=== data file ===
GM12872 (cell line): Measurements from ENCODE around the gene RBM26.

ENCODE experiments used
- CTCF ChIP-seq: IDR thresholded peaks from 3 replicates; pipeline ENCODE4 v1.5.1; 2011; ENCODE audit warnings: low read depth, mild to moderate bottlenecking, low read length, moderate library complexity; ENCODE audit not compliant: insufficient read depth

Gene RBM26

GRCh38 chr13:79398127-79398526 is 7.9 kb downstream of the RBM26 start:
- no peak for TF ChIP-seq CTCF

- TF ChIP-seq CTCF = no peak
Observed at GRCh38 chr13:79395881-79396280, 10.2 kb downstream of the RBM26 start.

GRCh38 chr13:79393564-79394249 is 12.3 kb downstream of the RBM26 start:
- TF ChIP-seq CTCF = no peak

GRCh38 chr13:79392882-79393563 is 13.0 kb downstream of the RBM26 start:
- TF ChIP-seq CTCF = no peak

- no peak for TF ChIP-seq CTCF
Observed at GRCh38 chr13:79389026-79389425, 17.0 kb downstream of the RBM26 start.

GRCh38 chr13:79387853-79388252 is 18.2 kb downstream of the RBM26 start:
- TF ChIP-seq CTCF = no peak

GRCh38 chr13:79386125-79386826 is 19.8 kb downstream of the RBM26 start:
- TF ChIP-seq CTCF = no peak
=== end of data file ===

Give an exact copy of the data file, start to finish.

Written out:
GM12872 (cell line): Measurements from ENCODE around the gene RBM26.

ENCODE experiments used
- CTCF ChIP-seq: IDR thresholded peaks from 3 replicates; pipeline ENCODE4 v1.5.1; 2011; ENCODE audit warnings: low read depth, mild to moderate bottlenecking, low read length, moderate library complexity; ENCODE audit not compliant: insufficient read depth

Gene RBM26

GRCh38 chr13:79398127-79398526 is 7.9 kb downstream of the RBM26 start:
- no peak for TF ChIP-seq CTCF

- TF ChIP-seq CTCF = no peak
Observed at GRCh38 chr13:79395881-79396280, 10.2 kb downstream of the RBM26 start.

GRCh38 chr13:79393564-79394249 is 12.3 kb downstream of the RBM26 start:
- TF ChIP-seq CTCF = no peak

GRCh38 chr13:79392882-79393563 is 13.0 kb downstream of the RBM26 start:
- TF ChIP-seq CTCF = no peak

- no peak for TF ChIP-seq CTCF
Observed at GRCh38 chr13:79389026-79389425, 17.0 kb downstream of the RBM26 start.

GRCh38 chr13:79387853-79388252 is 18.2 kb downstream of the RBM26 start:
- TF ChIP-seq CTCF = no peak

GRCh38 chr13:79386125-79386826 is 19.8 kb downstream of the RBM26 start:
- TF ChIP-seq CTCF = no peak